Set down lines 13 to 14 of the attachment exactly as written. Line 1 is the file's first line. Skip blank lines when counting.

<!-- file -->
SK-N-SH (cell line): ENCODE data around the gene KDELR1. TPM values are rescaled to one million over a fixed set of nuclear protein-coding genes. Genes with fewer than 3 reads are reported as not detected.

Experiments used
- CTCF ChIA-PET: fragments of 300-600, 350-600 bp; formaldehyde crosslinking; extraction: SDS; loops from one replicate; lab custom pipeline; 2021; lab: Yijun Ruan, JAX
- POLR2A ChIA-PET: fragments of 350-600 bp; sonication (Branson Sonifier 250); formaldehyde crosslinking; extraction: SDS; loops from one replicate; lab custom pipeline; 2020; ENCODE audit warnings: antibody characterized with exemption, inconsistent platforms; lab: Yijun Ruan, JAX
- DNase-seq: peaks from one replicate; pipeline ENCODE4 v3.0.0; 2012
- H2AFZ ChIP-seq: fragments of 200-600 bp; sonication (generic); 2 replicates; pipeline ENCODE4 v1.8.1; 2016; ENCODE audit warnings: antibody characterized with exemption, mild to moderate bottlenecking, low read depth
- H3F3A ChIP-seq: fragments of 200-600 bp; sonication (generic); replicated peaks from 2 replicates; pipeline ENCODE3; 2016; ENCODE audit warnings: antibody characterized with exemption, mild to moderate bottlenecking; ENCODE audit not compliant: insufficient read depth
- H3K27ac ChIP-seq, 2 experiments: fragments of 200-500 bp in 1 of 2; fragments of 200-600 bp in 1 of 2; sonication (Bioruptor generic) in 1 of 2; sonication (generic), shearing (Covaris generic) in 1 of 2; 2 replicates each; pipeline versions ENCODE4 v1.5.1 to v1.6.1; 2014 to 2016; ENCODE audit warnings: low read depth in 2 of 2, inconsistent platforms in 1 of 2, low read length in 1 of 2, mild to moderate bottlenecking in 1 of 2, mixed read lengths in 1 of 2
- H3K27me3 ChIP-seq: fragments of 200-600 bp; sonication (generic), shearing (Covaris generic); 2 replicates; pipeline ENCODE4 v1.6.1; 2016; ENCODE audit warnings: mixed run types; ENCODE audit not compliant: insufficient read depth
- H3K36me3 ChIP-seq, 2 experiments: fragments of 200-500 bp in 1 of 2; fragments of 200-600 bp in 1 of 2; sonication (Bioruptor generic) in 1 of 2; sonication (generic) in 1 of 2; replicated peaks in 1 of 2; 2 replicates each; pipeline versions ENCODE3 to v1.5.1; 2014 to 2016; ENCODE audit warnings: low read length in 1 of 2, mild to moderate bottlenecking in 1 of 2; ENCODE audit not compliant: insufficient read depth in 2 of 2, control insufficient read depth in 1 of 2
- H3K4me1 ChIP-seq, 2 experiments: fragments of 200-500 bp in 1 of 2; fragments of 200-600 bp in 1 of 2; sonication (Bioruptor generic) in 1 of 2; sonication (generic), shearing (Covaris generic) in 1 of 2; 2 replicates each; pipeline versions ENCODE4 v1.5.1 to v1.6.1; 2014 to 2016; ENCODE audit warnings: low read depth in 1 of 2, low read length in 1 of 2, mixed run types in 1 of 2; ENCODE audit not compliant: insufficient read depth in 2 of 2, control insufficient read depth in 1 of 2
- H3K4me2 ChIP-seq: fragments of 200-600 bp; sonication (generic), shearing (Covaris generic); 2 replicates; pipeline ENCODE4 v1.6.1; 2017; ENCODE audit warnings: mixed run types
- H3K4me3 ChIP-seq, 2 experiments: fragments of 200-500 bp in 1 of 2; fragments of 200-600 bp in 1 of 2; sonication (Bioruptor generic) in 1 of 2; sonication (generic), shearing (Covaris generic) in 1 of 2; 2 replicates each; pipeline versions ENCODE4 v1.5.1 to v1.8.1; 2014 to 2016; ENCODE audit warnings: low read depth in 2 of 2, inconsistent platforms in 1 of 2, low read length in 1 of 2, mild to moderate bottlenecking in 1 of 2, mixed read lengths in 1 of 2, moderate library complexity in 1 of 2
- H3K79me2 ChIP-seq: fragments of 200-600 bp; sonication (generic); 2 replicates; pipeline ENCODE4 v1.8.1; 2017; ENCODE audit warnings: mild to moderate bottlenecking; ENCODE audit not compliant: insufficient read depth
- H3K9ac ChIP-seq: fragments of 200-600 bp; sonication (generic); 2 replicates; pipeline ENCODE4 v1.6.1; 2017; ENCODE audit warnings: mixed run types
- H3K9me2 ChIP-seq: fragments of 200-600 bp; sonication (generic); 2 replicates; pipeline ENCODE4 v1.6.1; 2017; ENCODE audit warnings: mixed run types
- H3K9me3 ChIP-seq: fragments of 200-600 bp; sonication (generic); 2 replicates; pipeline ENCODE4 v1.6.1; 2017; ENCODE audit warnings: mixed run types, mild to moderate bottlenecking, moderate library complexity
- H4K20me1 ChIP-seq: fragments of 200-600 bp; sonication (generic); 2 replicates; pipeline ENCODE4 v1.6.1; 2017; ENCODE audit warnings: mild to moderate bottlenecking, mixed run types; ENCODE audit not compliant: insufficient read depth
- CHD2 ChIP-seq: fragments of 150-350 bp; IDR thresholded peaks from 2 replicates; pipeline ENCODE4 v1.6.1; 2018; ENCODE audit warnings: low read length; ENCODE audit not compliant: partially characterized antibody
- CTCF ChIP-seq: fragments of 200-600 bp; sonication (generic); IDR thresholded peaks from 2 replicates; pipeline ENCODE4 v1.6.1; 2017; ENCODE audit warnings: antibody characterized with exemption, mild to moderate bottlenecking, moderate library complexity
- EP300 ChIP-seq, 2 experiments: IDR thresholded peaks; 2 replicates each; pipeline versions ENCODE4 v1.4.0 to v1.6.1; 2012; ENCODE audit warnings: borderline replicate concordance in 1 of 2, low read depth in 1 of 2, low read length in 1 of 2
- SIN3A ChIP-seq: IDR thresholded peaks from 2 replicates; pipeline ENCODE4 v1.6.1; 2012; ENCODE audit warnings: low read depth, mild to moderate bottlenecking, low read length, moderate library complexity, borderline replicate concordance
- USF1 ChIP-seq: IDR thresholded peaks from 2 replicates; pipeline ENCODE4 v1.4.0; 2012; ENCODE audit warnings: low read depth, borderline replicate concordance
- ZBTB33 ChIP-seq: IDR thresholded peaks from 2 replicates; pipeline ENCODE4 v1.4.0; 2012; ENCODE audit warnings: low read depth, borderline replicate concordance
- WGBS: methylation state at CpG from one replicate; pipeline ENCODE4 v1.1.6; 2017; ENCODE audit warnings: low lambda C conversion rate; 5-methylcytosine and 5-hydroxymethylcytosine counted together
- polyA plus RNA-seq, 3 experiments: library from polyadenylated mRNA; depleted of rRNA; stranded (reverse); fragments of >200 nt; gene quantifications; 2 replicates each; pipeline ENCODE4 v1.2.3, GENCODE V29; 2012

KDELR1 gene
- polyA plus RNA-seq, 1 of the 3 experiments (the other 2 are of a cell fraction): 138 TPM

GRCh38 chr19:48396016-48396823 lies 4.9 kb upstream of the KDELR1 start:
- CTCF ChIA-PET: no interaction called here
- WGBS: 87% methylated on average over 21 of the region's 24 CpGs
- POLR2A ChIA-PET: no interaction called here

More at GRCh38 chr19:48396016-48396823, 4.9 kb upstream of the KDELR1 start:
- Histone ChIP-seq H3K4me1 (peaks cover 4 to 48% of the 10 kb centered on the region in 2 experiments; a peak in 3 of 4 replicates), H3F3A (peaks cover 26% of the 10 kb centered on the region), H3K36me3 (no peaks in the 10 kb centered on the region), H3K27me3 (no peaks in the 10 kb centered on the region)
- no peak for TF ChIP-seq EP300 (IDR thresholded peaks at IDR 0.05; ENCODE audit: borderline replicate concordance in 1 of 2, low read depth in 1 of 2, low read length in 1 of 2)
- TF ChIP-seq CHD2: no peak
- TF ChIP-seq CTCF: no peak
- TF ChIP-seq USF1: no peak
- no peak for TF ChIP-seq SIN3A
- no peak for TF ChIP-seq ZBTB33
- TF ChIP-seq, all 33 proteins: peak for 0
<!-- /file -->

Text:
- H3K4me3 ChIP-seq, 2 experiments: fragments of 200-500 bp in 1 of 2; fragments of 200-600 bp in 1 of 2; sonication (Bioruptor generic) in 1 of 2; sonication (generic), shearing (Covaris generic) in 1 of 2; 2 replicates each; pipeline versions ENCODE4 v1.5.1 to v1.8.1; 2014 to 2016; ENCODE audit warnings: low read depth in 2 of 2, inconsistent platforms in 1 of 2, low read length in 1 of 2, mild to moderate bottlenecking in 1 of 2, mixed read lengths in 1 of 2, moderate library complexity in 1 of 2
- H3K79me2 ChIP-seq: fragments of 200-600 bp; sonication (generic); 2 replicates; pipeline ENCODE4 v1.8.1; 2017; ENCODE audit warnings: mild to moderate bottlenecking; ENCODE audit not compliant: insufficient read depth